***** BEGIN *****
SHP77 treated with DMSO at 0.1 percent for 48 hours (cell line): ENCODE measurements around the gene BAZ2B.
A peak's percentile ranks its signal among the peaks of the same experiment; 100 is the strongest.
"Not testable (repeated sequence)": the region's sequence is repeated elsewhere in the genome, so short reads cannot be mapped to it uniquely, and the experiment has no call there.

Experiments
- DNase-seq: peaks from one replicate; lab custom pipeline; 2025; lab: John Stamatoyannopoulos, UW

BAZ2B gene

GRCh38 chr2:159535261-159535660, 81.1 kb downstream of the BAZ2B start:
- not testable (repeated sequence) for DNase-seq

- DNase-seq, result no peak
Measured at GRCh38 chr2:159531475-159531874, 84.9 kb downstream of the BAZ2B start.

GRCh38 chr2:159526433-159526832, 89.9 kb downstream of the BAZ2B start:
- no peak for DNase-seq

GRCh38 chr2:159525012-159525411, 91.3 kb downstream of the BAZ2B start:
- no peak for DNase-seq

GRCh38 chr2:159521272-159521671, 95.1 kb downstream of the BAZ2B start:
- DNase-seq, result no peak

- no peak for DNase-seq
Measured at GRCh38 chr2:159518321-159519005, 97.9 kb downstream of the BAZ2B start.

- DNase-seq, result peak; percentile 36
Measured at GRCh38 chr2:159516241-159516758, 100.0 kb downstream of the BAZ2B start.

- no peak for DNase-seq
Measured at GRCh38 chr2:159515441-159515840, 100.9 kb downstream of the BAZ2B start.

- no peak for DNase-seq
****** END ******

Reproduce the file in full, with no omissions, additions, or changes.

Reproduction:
SHP77 treated with DMSO at 0.1 percent for 48 hours (cell line): ENCODE measurements around the gene BAZ2B.
A peak's percentile ranks its signal among the peaks of the same experiment; 100 is the strongest.
"Not testable (repeated sequence)": the region's sequence is repeated elsewhere in the genome, so short reads cannot be mapped to it uniquely, and the experiment has no call there.

Experiments
- DNase-seq: peaks from one replicate; lab custom pipeline; 2025; lab: John Stamatoyannopoulos, UW

BAZ2B gene

GRCh38 chr2:159535261-159535660, 81.1 kb downstream of the BAZ2B start:
- not testable (repeated sequence) for DNase-seq

- DNase-seq, result no peak
Measured at GRCh38 chr2:159531475-159531874, 84.9 kb downstream of the BAZ2B start.

GRCh38 chr2:159526433-159526832, 89.9 kb downstream of the BAZ2B start:
- no peak for DNase-seq

GRCh38 chr2:159525012-159525411, 91.3 kb downstream of the BAZ2B start:
- no peak for DNase-seq

GRCh38 chr2:159521272-159521671, 95.1 kb downstream of the BAZ2B start:
- DNase-seq, result no peak

- no peak for DNase-seq
Measured at GRCh38 chr2:159518321-159519005, 97.9 kb downstream of the BAZ2B start.

- DNase-seq, result peak; percentile 36
Measured at GRCh38 chr2:159516241-159516758, 100.0 kb downstream of the BAZ2B start.

- no peak for DNase-seq
Measured at GRCh38 chr2:159515441-159515840, 100.9 kb downstream of the BAZ2B start.

- no peak for DNase-seq